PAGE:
Alongside our volunteer network, we work on reducing marine litter through awareness and engagement campaigns. One such campaign is ‘Think Before You Flush’. Everyday thousands of wet wipes, cotton buds, sanitary products and other unsuitable items are flushed down toilets in Ireland instead of being put in the bin. This causes blockages in our wastewater systems, ultimately leading to sewer overflows in our communities and pollution in rivers, on beaches and in the ocean. ‘Think Before You Flush’, operated by Clean Coasts in partnership with Irish Water, addresses the problems these items can cause in our marine environment and our wastewater systems if they are flushed.

Helena Palmer is from Cork. She started dance in 2016 exploring Tribal Fusion, Contemporary Dance, House, Popping & Vogue to present.

I started yoga in 2007 which was my first deep connection to a movement practice.
I’m one of the creators and teachers at Collective Cork alongside three other wonderful women and teachers and our extended teachers. I’ve also been involved with Dervish, a wonderful holistic sanctuary in the city since 2014 offering massage and energy work. My passion is anything to do with the body, because really, it is where it’s at. Breath, mind, body connection is the practice and finding this connection off the mat is what I’m into, how it translates into the constance of living.
Some more passions are music, the ultimate muse and photography. In this piece I set out to find wavey like movement, slow, controlled yet soft, I wanted to be like the river was on that day, yet highlight the issue with fluoride in our drinking water as my intention. I added some photography and video editing to top off exploring other mediums I’ve keen on getting to know better. With thanks to the global water dance for offering this space to share. I hope you enjoy.

Iona Nina Pegler lives in Cork City but was brought up in the countryside right by the sea in Rosscarbery on the Wild Atlantic Way.

I paint and I dance. I draw folk art flowers and trees. I love both. I’ve been involved in global waters for six years. My dance teacher Maria gave me the opportunity to take part. I used to help her out in her dance classes. I was her assistant before covid, teaching her young students. which I absolutely loved. I’ve danced since I was little. I’m not professional or advanced but I have done many different classes and workshops over the years. I have my own style and way of moving and dancing. Dancing makes me really happy and free. We are lucky enough to have clean, running water in Ireland and dancing for this cause is something I really value.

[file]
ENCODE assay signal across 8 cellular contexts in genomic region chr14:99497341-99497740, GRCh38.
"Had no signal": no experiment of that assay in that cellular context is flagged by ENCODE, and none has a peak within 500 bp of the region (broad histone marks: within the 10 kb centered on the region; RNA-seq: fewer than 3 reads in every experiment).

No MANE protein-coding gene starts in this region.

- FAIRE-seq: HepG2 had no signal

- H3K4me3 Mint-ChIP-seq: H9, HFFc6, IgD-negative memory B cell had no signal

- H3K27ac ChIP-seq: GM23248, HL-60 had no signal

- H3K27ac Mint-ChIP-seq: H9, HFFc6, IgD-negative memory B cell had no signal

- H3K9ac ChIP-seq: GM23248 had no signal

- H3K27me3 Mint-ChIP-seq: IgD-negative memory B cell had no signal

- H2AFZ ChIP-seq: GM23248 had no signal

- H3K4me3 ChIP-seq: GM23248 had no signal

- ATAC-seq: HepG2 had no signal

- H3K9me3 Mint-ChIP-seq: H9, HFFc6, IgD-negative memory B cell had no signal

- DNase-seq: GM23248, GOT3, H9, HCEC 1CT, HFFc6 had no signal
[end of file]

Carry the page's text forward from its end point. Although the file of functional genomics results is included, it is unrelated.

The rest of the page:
Stéphane Pigeon is the creator of myNoise.net.


Macha Shewolf  “A weaving channel of movement and prayer. Allowing truth and only truth to be heard.” Macha is an Irish, Cork based and born professional & internationally performed artist, using fusion dance skills, haunting voice work and her medicine fool to bring authentic cutting edge ceremonies to the public forum, in many stages from street to black box. Macha is now in her second year of a visual art degree in Ireland. “Water is our holy grail. Our wells, the place to honour and pray.” – Macha Ritual Performance Artist


Kerri Sonnenberg is a poet based in Cork. Her first book of poemsThe Mudra was published by Litmus Press. “Land of Plenty” is from a body of work in progress that explores ideas of place-making and local ecologies.

Aoise Tutty is a multidisciplinary Artist who is honing in on her musical abilities in the past year and allowing songs to come through as they wish to.

Trees Please is a new group that is planning to plant many native Irish trees around Cork City and Country. We want to do this not only to mitigate climate change but also to add to the biodiversity and beauty of the city. Helena Walsh and Tom Campbell are part of this group.


Linda Young is an interdisciplinary artist who is interested in the arts as community development. She has engaged in many scholarships and projects whilst studying at Crawford College of Art and Design that looked at the arts as community development and wellbeing. Currently studying Art therapy, with a strong interest in the creative process as a tool for expression and healing. 

PARTICIPANTS making this project come to life:

  • Martina Acosta Rama
  • Dermot Browne
    Cliona Byrne & Family
  • Chloe Cambridge
  • Tom Campbell
  • Aislinn Casey
    Marta Chowaniec
  • Emma Colwell
    Orla Collins

    Anne Doran
  • Ellen Dunphy
    Mona El Kafsi & Family
  • Eithne Fitzpatrick
  • Rachael Gough
  • Mya Hendrick
  • Ruby Joyce
  • Elixxchel Lily
  • Sophie Liu
  • Jeanienne McCarthy
  • Daithí MacDagda
  • Laura MacKenzie
  • Shannon O Rourke
  • Julia Poltorak
    Lisa Petersheim & Family
  • Orla Russell
  • Chaiyanin Sae Tan
  • Lauren Segretier
  • Lukasz Shivaya
    Dace Širina
  • Emilia Širina
  • Lijidia Sòla
  • Julia Terka
  • Helena Walsh

Please note: We have many, many collaborators this year, please bear with us, as we update everyone’s details shortly.